70% Don’t Think Elected Officials Doing Enough About Utility Bill Increases; 72% Say Consumers’ Interests Not Represented in Rate Cases
ALBANY, New York – After a harsh winter that sent utility bills soaring, New Yorkers are fed up with paying the highest average residential electric rates in the continental U.S. and are telling their state senators to take action before the end of the 2014 state legislative session this month.
A new statewide AARP survey shows seven of every 10 New York voters 50 and older don’t think their elected officials are doing enough to help them when home energy costs increase, while nearly eight of every 10 favor an independent utility consumer advocate.
AARP released results of the survey today and joined the New York Public Interest Research Group, Consumers Union and the Public Utility Law Project outside the Senate Chamber to call on Senator Dean Skelos and the Senate’s Republican leadership to allow a vote on a bill to establish an independent utility watchdog – which New York’s utility companies are fighting.
The bill ( S4550B/ A6239B) passed the Assembly last month and has bi-partisan support in the Senate – including the strong backing of Senate Co-Leader Jeff Klein and the Independent Democratic Conference, which shares power with Senator Skelos and the Republican Conference. The Senate bill is sponsored by IDC member Diane Savino of Staten Island.
“A utility watchdog will finally give consumers a fighting chance, rather than subjecting them to the same losing battle when utility companies press for rate hikes,” said Derrick Holmes, Interim New York State President of AARP. “Energy is a basic necessity that’s getting harder to afford – especially for older New Yorkers on fixed or limited incomes. We’re here outside the Senate Chamber today calling on Senator Skelos to allow a vote on legislation that has the overwhelming support of New Yorkers from one end of this state to the other. The Senate Republican conference is all that stands in the way of final passage of this important bill.
“AARP thanks Assembly Speaker Silver, Assemblyman Dinowitz, Senator Klein and Senator Savino for showing leadership on this critical issue, and we call on Senator Skelos to agree to allow a full Senate vote on this important bill,” Holmes added.
“New Yorkers pay among the highest utility rates in the nation for service that isn’t always reliable. The reason: consumers don’t have a full-time, well-resourced advocate pressing their case when key decisions get made,” said Russ Haven, Legislative Counsel for the New York Public Interest Research Group. “Regulators typically only hear fully-developed arguments from industry sources. It’s beyond time for the little guy to have an independent watchdog with the resources to ensure that utility service in New York is affordable, reliable and fair.”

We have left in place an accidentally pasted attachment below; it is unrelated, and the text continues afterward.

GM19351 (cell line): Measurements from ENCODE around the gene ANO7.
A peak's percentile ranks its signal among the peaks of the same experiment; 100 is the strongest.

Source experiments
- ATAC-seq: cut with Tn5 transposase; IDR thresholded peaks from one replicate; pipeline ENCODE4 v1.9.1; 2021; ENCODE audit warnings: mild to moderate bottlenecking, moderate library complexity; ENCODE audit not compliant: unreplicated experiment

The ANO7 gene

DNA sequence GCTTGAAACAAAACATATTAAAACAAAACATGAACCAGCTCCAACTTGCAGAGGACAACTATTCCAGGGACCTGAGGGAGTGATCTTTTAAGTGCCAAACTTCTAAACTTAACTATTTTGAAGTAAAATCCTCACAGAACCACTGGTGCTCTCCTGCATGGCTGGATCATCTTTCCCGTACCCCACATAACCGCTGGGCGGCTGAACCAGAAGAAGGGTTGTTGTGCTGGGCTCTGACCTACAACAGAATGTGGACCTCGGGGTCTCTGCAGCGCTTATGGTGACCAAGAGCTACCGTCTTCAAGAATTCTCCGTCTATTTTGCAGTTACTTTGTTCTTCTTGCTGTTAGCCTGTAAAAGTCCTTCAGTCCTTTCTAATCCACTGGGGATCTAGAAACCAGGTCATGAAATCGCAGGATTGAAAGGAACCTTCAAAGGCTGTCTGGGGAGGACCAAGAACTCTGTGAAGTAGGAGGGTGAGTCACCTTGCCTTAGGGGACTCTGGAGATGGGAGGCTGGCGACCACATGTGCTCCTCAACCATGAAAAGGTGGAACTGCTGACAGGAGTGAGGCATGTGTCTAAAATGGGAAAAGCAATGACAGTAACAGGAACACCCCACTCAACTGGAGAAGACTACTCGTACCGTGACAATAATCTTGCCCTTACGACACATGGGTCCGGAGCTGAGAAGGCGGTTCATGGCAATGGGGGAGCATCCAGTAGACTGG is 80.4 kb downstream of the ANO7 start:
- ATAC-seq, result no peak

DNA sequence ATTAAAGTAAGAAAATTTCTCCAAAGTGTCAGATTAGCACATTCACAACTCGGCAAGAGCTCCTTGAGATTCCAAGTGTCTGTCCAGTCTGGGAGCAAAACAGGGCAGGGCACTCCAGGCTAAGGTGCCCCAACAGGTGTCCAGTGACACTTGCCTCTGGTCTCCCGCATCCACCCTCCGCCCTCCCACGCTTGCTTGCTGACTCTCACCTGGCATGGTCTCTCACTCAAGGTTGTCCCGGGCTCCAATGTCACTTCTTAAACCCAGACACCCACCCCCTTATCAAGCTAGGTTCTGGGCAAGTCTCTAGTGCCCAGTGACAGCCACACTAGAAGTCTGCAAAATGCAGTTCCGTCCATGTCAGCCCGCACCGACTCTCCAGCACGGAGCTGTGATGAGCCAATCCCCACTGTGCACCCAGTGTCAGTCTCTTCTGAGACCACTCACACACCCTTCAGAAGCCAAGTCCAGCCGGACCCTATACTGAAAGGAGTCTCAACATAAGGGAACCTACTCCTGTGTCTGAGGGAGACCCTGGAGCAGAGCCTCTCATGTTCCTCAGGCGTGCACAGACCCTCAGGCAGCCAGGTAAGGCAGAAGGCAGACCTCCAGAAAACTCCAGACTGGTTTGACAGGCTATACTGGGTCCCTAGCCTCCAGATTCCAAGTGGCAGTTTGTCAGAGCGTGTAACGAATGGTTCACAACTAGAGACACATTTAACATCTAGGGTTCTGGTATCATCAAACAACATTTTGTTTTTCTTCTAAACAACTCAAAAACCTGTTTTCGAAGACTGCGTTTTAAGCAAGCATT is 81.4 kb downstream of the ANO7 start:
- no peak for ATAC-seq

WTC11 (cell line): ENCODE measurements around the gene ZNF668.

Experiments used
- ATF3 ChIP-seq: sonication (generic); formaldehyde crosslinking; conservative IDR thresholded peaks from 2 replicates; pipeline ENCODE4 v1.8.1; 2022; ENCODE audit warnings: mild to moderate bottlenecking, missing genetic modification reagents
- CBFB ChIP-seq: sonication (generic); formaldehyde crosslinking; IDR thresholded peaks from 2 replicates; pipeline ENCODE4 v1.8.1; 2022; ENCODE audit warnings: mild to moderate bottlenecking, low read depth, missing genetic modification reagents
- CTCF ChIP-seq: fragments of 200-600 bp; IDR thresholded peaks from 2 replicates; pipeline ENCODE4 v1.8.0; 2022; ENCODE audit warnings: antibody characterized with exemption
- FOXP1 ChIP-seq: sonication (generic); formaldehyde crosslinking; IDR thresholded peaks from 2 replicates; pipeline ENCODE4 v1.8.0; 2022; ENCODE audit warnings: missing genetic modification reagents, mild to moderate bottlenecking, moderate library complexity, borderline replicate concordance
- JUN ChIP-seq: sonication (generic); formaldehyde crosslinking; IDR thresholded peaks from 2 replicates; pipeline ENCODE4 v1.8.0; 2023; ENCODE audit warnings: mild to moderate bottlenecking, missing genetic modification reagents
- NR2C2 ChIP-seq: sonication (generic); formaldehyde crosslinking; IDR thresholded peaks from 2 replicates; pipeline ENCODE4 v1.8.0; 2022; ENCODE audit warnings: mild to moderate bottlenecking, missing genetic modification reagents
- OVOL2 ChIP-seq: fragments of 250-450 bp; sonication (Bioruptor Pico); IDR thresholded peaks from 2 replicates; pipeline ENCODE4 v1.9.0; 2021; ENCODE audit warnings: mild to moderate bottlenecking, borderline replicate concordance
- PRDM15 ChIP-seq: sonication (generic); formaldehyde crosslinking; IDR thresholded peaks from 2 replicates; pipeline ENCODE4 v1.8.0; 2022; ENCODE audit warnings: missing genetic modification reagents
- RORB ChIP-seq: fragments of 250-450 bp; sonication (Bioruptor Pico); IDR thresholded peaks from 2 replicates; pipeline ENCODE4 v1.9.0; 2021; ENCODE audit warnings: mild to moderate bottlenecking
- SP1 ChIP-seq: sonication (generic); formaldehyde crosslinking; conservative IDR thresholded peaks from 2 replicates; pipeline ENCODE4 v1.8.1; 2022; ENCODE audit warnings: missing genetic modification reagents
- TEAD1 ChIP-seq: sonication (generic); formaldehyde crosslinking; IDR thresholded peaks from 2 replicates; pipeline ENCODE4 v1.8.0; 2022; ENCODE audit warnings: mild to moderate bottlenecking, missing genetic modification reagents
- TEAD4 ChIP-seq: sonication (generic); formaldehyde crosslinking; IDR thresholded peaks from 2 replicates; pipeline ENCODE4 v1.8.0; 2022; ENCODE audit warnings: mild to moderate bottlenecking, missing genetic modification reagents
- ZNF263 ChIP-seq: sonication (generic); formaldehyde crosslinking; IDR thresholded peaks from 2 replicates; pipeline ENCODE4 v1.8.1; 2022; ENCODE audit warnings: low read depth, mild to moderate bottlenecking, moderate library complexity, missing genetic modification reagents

“Energy and telecom companies have industrial-strength experts, lobbyists and lawyers to push for higher rates at regulatory agencies, and they use our ratepayer money to pay for it,” said Chuck Bell, Programs Director for Consumers Union. “The only key party left unrepresented is the consumer. As a result, New Yorkers face some of the highest utility rates in the country. A strong state Office of Consumer Utility Advocate will help rebalance the scales for consumers and ensure that our voice is heard on energy and telecom affordability, reliability and quality of service.”
“New York needs a state utility advocate with independence and resources sufficient to challenge actions of utilities and their regulators,” said Gerald Norlander, Executive Director of the Public Utility Law Project.
AARP’s statewide survey of New York’s largest voting demographic, the 50+, shows:
- 72 percent don’t think “the interests of residential utility consumers are sufficiently represented and taken into consideration” when gas and electric rate hikes are proposed.
- 79 percent support creating an independent utility consumer advocate office.
- 69 percent are concerned about their ability to pay utility bills in the coming years.
- 74 percent said the cost of heating their homes this past winter put a strain on their household finances.
A January AARP report, “David v. Goliath; Why consumers are losing New York's utility game, ” shows New York’s utility companies bill their customers more than $10 million a year to push rate increases and other regulatory changes on those very customers.
Ratepayers, on the other hand, have little to no representation before the state’s utility-regulating Public Service Commission. Independent utility consumer advocate offices in other states, which have the power to challenge rate hikes in court, save ratepayers far more than they cost. Connecticut’s office reported $243 in rate reductions for every dollar spent, while California’s reported a 153-1 return on investment.
Gov. Andrew Cuomo’s Moreland Commission on Utility Storm Preparation and Response recommended an independent utility consumer advocate to represent ratepayers (pgs 44-46).
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